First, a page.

In reversing the appellate court's affirmance of the trial court's summary judgment order for the defendant, our supreme court held that "immunity depends on the character of the property in question, not the activity performed at any given time," and "the character of the parking lot was not recreational." Rexroad, 207 Ill. 2d at 43.
While Rexroad involved the Tort Immunity Act, its holding lends support to the PTAB's argument. In this case, the character of level "A" was a revenue-generating commercial parking lot. Following the logic in Rexroad, we fail to see how a commercial parking lot can be classified as being used for recreational or similar residential purposes.
On appeal, the Tower and Garage Associations rely on 400 Condominium Ass'n v. Tully, 79 Ill. App. 3d 686 (1979), and Cambridge-On-The-Lake Homeowners Ass'n v. Hynes, 116 Ill. App. 3d 63 (1983), to support their arguments.
400 Condominium was decided prior to the current version of the Condominium Property Act. The condominium declaration at issue in 400 Condominium specifically designated the building's garage as a common element, rather than as a unit, as in the instant case. Consequently, the appellate court held: "[t]he assessed tax on the garage was not authorized by law because Section 10 of the Act prohibits separate taxation of the unit and its common elements." 400 Condominium, 79 Ill. App. 3d at 691. The appellate court noted that section 2 of the Condominium Act was amended in 1978 to define "parking spaces or facilities" as "limited common elements." 79 Ill. App. 3d at 690 n. 2. This amendment did not apply to the garage at issue because the condominium declaration was filed in 1973. As the garage in 400 Condominium was properly designated as a common element under the law in effect at the time, and considering the fact that level "A" was designated as a "unit" in the condominium declaration in the instant case, we hold that 400 Condominium is inapplicable.
Similarly, Cambridge-On-The-Lake is inapposite to this case because that decision was governed by a statute that did not require that a parcel be used for "recreational or similar residential purposes" before qualifying the parcel for a $1 tax assessment.
Next, the Tower and Garage Associations argue that the PTAB violated the equal protection clause of the United States and Illinois Constitutions by levying a different tax on level "A" than that levied on other similar properties.
"As a general rule, issues or defenses not raised before the administrative agency will not be considered for the first time on administrative review." Carpetland U.S.A., Inc. v. Illinois Department of Employment Security, 201 Ill. 2d 351, 396-97 (2002). A review of the record reflects that the Tower and Garage Associations did not raise the issue of an equal protection violation in the PTAB proceeding. Thus, this issue is waived on appeal.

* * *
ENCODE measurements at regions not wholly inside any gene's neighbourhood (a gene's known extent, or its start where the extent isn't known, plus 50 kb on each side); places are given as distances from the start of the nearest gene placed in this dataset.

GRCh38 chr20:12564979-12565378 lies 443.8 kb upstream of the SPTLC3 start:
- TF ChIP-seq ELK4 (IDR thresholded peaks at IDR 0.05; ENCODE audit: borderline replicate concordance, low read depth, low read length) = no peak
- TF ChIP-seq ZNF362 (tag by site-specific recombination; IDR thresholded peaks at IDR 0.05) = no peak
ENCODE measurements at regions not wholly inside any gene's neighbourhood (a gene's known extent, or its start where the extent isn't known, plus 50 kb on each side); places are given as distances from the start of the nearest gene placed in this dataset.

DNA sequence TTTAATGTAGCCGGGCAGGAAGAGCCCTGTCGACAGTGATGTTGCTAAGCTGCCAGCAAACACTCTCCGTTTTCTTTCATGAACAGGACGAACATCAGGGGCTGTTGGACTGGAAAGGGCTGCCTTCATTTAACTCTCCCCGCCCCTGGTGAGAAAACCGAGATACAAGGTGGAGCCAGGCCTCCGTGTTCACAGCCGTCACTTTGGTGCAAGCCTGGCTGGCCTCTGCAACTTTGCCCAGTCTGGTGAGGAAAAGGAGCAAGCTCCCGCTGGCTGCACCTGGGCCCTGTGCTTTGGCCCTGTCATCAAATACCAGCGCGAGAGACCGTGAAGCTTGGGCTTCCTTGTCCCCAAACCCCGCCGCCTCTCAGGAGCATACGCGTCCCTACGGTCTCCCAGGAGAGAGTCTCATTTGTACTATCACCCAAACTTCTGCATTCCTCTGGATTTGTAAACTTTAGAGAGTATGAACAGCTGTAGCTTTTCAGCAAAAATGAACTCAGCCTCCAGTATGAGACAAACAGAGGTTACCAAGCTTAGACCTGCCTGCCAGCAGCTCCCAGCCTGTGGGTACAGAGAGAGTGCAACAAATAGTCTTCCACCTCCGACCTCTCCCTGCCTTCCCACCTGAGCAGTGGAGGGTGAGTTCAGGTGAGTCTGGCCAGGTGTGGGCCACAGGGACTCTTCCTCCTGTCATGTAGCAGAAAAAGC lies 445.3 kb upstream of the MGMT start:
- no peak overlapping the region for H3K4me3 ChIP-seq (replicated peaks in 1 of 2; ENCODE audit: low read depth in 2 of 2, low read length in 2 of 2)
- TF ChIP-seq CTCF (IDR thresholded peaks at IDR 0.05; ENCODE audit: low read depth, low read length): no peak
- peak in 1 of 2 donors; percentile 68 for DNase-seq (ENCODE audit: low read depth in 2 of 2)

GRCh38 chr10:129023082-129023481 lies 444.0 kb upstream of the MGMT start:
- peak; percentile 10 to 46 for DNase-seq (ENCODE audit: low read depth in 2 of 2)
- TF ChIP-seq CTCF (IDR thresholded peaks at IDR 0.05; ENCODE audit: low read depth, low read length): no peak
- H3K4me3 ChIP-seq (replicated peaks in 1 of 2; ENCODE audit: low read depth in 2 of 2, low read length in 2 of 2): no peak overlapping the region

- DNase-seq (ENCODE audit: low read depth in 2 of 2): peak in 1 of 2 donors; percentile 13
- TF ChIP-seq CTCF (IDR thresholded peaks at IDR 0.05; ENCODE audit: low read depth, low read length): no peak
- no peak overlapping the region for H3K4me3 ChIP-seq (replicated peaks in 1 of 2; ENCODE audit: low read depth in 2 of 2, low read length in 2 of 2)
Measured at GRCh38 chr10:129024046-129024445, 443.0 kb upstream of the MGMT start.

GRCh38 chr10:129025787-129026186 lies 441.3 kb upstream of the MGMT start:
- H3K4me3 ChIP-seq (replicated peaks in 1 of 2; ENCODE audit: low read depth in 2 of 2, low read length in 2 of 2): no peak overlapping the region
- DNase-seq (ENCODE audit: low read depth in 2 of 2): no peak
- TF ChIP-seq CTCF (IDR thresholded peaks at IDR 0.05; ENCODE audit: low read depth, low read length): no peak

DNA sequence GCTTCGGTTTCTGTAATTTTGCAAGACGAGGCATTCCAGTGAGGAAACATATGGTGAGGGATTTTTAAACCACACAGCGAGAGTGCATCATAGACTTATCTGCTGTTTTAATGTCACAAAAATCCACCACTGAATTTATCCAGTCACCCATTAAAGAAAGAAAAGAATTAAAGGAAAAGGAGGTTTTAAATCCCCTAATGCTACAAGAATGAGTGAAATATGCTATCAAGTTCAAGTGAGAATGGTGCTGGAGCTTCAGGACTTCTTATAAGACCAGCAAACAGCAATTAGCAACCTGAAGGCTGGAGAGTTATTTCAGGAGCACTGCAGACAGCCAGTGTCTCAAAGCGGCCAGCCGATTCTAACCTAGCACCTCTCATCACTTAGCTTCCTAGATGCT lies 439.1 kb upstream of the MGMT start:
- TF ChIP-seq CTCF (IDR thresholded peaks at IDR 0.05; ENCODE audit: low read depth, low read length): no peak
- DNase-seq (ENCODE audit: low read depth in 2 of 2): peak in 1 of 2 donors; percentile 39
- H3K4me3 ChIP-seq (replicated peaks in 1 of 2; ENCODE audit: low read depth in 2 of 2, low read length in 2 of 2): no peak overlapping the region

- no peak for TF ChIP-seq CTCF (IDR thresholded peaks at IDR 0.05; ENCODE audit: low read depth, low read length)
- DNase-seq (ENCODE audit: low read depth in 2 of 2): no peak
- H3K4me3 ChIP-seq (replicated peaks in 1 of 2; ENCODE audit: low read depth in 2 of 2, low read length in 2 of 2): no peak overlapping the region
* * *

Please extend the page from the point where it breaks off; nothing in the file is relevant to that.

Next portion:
In their reply brief, the Tower and Garage Associations argue for the first time that the assessment of $633,184 to level "A" is tantamount to double taxation of the unit owners of the Tower Association because the value of level "A" is "necessarily subsumed in the value of each separately taxable residential unit." This argument consists of one sentence. Supreme Court Rule 341(e)(7) provides that points not argued in an appellant's brief are forfeited and shall not be raised in the reply brief. 155 Ill. 2d R. 341(e)(7). Rule 341(e)(7) also provides that the argument section of an appellant's brief "shall contain the contentions of the appellant and the reasons therefor, with citation of the authorities and the pages of the record relied on." 155 Ill. 2d R. 341(e)(7). Strict adherence to the requirement of citing the relevant pages of the record is necessary to expedite and facilitate the administration of justice. Maun v. Department of Professional Regulation, 299 Ill. App. 3d 388, 399 (1998). Arguments that do not satisfy Rule 341(e)(7)'s requirements do not merit consideration on appeal and may be rejected for that reason alone. Maun, 299 Ill. App. 3d at 399.
At oral argument, counsel for the Tower Association was asked how much the assessed value of the Tower increased after level "A" was purchased. Counsel replied that he did not know and acknowledged that the only relief appellants were seeking on appeal was a reversal of the PTAB's ruling that level "A" was not subject to the special $1 assessment under section 10-35(a). Consequently, the issue of double taxation is waived on appeal.
Based on the foregoing, we affirm the PTAB's ruling that level "A" should not be subject to the $1 favorable tax treatment under section 10-35(a) of the Illinois Property Tax Code (35 ILCS 200/10-35(a) (West 1996)), or section 10(a) of the Condominium Property Act (765 ILCS 605/10(a) (West 1996)).
HARTMAN and GREIMAN, JJ., concurring.